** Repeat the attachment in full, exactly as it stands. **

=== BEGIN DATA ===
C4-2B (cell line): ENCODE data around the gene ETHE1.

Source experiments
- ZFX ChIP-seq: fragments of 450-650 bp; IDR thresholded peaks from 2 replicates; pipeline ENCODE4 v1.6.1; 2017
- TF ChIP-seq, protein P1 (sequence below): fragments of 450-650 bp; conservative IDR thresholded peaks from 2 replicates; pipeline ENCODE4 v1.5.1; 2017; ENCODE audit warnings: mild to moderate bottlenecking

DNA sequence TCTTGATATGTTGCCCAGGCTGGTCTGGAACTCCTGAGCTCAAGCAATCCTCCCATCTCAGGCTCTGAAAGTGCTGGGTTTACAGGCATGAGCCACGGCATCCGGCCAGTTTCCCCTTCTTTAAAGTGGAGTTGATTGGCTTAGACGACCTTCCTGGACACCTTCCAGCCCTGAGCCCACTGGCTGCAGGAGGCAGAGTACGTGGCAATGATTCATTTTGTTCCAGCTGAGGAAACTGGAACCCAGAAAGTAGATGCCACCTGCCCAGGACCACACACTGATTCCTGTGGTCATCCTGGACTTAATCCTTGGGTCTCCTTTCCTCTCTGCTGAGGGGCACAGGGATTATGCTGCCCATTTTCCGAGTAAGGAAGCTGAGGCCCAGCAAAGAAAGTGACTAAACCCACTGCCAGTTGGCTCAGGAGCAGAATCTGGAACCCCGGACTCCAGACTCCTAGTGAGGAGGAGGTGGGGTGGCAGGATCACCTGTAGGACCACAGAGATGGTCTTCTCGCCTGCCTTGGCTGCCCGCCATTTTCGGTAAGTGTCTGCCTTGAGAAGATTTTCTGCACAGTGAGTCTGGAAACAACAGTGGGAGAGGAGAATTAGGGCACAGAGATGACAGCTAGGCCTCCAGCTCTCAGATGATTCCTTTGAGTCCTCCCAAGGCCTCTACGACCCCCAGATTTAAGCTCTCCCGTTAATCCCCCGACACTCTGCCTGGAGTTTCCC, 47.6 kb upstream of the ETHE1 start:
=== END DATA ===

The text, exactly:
C4-2B (cell line): ENCODE data around the gene ETHE1.

Source experiments
- ZFX ChIP-seq: fragments of 450-650 bp; IDR thresholded peaks from 2 replicates; pipeline ENCODE4 v1.6.1; 2017
- TF ChIP-seq, protein P1 (sequence below): fragments of 450-650 bp; conservative IDR thresholded peaks from 2 replicates; pipeline ENCODE4 v1.5.1; 2017; ENCODE audit warnings: mild to moderate bottlenecking

DNA sequence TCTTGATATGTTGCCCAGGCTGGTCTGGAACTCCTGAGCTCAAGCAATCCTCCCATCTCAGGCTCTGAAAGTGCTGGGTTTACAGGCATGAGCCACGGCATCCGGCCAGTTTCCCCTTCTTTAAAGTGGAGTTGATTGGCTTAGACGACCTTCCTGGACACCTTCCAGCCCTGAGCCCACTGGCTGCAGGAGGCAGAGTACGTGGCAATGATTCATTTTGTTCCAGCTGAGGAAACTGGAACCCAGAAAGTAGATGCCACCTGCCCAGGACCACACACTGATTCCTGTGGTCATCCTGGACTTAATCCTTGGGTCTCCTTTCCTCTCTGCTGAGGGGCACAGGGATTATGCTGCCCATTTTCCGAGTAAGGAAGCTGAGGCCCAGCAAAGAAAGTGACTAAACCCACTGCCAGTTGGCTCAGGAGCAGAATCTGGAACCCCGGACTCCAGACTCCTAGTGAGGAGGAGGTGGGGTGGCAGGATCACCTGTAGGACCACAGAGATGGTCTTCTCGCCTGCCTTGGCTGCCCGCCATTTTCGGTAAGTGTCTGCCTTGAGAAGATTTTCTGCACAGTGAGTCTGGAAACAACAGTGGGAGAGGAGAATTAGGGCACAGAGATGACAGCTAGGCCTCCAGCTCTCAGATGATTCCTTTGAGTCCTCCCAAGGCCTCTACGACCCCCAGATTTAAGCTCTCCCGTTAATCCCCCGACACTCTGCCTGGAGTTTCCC, 47.6 kb upstream of the ETHE1 start: